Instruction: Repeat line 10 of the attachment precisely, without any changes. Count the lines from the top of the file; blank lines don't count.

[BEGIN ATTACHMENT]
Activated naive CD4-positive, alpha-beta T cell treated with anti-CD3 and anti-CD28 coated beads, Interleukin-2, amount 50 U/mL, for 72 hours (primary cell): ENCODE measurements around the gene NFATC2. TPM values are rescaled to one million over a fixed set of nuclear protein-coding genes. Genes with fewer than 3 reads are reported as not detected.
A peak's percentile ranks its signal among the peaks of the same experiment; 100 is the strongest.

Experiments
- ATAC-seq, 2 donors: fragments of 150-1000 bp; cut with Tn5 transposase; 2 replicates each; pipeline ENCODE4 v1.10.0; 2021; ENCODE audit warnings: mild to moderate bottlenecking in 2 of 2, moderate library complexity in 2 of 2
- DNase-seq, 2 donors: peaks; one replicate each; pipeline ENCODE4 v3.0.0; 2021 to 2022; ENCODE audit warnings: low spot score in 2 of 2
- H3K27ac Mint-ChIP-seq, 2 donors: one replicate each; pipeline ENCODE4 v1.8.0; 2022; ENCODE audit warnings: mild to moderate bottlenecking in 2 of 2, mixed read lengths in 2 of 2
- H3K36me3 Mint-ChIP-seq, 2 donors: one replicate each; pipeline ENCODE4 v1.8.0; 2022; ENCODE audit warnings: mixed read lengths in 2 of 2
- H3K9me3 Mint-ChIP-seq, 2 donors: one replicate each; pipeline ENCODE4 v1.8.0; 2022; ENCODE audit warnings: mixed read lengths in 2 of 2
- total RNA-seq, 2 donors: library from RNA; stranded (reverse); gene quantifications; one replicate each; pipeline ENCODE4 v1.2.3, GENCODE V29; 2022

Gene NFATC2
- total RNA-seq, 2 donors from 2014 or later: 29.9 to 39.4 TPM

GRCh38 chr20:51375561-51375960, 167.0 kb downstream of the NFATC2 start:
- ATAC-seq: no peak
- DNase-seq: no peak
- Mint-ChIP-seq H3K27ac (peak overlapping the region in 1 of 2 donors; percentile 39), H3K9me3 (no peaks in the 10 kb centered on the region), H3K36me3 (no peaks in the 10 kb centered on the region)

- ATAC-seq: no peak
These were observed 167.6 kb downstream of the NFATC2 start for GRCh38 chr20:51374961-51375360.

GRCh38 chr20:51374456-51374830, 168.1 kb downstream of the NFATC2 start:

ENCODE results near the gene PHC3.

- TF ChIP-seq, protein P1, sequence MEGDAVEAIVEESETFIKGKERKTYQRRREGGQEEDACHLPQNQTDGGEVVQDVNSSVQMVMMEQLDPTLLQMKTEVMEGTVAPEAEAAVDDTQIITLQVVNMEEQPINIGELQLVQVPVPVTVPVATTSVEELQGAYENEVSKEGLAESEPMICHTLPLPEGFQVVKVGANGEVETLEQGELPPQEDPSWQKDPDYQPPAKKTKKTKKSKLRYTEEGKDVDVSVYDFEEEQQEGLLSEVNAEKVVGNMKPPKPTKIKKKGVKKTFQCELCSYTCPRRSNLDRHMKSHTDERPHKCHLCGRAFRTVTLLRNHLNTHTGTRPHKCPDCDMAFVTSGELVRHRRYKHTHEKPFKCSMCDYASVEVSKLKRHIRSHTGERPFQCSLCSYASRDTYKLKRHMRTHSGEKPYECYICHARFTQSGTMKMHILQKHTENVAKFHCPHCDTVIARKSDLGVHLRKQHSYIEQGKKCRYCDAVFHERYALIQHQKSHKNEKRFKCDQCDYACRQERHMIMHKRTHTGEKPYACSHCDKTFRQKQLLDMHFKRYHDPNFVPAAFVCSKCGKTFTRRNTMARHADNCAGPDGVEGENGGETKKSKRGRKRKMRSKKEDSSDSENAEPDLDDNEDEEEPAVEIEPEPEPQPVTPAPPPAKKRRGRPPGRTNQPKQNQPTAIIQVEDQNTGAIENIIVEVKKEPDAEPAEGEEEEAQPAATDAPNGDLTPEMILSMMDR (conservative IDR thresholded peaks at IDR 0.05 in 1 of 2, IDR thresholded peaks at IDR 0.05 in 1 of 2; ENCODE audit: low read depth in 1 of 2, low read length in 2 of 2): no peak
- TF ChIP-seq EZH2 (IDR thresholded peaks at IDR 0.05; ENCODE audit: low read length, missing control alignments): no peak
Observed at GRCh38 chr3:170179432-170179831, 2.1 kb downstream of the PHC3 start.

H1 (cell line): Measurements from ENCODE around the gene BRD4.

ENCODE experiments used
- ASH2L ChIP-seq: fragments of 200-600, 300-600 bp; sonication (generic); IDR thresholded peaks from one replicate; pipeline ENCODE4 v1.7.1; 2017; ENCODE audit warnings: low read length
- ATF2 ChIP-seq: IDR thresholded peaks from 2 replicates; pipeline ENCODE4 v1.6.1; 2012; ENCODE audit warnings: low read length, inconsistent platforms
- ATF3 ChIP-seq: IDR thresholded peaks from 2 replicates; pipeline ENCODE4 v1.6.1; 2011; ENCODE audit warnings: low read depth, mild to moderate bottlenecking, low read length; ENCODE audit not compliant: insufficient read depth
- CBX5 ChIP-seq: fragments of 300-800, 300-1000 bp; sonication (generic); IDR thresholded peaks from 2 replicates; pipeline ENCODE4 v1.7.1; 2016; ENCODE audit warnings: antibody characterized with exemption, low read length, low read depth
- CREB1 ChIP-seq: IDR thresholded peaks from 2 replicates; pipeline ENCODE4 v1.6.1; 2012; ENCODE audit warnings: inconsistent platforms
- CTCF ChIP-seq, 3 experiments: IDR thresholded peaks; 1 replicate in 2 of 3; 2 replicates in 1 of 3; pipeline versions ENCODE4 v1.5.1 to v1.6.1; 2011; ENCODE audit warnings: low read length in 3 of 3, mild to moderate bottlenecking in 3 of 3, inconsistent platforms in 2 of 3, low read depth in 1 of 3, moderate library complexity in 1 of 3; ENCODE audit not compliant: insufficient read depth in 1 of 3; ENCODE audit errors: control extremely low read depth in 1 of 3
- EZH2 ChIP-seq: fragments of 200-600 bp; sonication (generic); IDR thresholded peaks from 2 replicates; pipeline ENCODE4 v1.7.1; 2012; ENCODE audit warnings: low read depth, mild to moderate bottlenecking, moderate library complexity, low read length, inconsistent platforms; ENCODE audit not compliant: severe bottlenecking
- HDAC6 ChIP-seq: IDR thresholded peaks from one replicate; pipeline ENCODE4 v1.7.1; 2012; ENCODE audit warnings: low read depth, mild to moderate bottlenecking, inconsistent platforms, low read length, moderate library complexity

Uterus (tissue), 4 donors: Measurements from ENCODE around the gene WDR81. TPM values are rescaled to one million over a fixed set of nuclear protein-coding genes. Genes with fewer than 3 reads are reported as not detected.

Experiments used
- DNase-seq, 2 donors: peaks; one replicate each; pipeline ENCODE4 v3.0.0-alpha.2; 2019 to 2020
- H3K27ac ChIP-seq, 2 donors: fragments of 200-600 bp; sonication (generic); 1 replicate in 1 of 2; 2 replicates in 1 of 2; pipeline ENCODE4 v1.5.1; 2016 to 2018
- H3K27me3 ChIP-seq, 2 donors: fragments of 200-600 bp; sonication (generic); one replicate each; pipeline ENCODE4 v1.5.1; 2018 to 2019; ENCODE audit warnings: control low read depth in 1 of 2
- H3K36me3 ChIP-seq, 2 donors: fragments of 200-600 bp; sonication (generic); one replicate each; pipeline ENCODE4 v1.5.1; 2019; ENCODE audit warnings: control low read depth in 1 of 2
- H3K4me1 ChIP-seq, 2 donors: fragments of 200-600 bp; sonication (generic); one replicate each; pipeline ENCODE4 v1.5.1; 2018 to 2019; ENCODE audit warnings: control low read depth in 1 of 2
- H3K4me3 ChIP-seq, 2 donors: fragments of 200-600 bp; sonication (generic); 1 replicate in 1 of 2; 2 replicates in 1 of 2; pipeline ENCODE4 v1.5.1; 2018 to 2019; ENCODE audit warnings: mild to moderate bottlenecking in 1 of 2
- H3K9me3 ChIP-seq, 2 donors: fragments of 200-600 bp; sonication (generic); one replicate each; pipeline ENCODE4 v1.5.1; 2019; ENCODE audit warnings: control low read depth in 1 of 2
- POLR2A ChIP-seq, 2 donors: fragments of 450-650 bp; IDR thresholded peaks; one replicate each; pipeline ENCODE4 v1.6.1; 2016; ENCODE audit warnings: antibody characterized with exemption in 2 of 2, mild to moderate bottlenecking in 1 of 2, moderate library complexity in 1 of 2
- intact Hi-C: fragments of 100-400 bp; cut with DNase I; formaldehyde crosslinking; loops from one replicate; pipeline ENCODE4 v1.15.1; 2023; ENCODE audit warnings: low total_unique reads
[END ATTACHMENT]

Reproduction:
Gene NFATC2